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Ocean Drones: Exploring The Other Two-Thirds of Our Planet

We may know more about the moon than we do about our oceans. A graduate MIT engineer is fixing that. Her swarm of autonomous swimming bots will truly explore the oceans, unrestricted by false human perception or little knowledge of what lies beneath.

Until today, most people use drones to make simple videos and annoy their pets. Small drones are easy to fly and quite popular because they are quite affordable. But someone somewhere is taking drones beyond play and other earth-bound uses such as smart farming. She is building them from materials off the shelf, toying with them in the lab, and engineering them to explore the oceans.

From Kolkatta to 20,000 leagues under the sea

In one of the more interesting sponsored articles by Wired in 2015, the writer talked about an engineer who was designing drones to explore oceans. Her name is Sampriti Bhattachrayya and she hails from Kolkatta, and she plans to use swarms of EVE to explore and map the oceans. Her startup is aptly named Hydroswarm.

Hydroswarm was one of the 26 finalists for MassChallenge Awards, whose winners will receive a share of $1.5 million in grants. Hydroswarm emerged as the Gold Winner at the Awards and remains a formidable startup today. It made Forbes 30 under 30 in Manufacturing & Industry in 2016.

A mechanical engineer at Massachusetts Institute of Technology, Bhattachrayya planned to build a swarm of sea robots called EVE — Ellipsoidal Vehicle for Exploration — a sensor-studded yellow rugby-shaped drone.

Google Maps for the ocean

Two-thirds of the planet is submerged in water and the deepest underwater surfaces are largely unknown. The depths of our oceans are literally another world.

Bhattachrayya has a grand vision. She wants to map entire ocean floors. She wants to reveal what’s going on in the deep oceans. EVEs are designed to communicate with one another and swim together as a swarm, thus creating a wider net of sensors. A wider net of sensors translates to a faster collection of data.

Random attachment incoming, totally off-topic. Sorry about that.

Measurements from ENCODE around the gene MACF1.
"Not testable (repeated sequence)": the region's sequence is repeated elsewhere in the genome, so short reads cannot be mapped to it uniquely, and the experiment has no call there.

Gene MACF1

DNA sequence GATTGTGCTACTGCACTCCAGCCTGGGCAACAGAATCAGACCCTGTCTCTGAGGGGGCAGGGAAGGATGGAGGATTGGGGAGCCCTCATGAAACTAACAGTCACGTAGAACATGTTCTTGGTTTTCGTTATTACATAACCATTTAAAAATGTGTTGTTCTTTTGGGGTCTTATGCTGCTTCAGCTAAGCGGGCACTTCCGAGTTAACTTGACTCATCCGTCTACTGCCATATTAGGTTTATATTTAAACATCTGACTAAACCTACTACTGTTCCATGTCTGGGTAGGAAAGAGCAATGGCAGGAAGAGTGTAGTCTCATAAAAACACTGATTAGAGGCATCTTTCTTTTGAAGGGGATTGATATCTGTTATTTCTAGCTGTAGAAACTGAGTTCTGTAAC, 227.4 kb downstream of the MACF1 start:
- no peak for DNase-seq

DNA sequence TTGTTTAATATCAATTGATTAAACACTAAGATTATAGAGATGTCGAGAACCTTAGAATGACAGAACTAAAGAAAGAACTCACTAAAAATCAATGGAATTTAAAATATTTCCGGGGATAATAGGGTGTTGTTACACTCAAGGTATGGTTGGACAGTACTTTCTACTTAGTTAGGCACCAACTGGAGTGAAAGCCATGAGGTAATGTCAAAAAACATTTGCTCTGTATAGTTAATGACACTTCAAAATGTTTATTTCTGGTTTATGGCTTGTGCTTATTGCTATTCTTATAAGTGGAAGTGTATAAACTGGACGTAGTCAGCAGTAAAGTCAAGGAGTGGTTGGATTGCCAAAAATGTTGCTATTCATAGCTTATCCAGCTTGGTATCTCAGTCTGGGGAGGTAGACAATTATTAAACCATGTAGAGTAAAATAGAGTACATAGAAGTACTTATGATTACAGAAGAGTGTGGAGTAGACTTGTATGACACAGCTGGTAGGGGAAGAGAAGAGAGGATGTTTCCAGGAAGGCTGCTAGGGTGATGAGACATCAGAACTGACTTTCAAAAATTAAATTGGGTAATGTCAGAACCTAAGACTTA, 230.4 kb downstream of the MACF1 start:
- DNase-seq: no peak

EVE, as the name might suggest, is only the beginning. The challenges are technical, but the theory is solid.

‘Underwater, if two robots are talking to each other, they pollute the entire sound channel,’ says Yogesh Girdhar of Woods Hole Oceanographic Institution in Massachusetts. He also thinks these challenges are all solvable. At that point in time, EVEs were still too small in size to accommodate some sensors that measure ocean current, amongst other technical issues.

Disaster Response. Coral Reef Monitoring. Black Box Rescue

According to Bhattachrayya, the EVE swarm would have been useful in the BP oil spill. EVE‘s ability to monitor pH levels with its environmental sensors will be able to provide invaluable real-time data in these cases.

Swarms of EVE would also prove more efficient pin-pointing exact location of black boxes over large swaths of areas from downed aircrafts such as the MH370.

An explorer unleashed

Its efficiency comes from it autonomity. Most drones and submersibles are operated by humans through graphics screens and our sense of the space below. Operated by us humans, who understand so little of the ocean space.

This is especially useful to use the ocean space smartly and quickly, rather than trying to travel a safe line to avoid obstacles or getting lost. Travelling along these safe lines also greatly restricts the idea of exploration.

EVE, however, relies on non-visual sensors where the world is mostly dark. EVE will not travel along safe lines which restricts exploration. Swarms of EVEs can spread out in numbers or squeeze through unexpected spaces, making ocean exploration feasible. EVE could well be our best ocean explorer yet — since Jacques Cousteau.

The future is small robots

Sci-fi visionary William Gibson’s nanobots construct buildings seemingly out of nothing. In our huge, deep oceans, EVEs would be our nanobots.

Girdhar believes ‘The future is small robots and a lot of them.’

Small robots in large numbers are super-efficient models. Robots are needed most at places where we humans cannot easily go. The girl from Kolkatta got it right – the ocean is practically another world to us.

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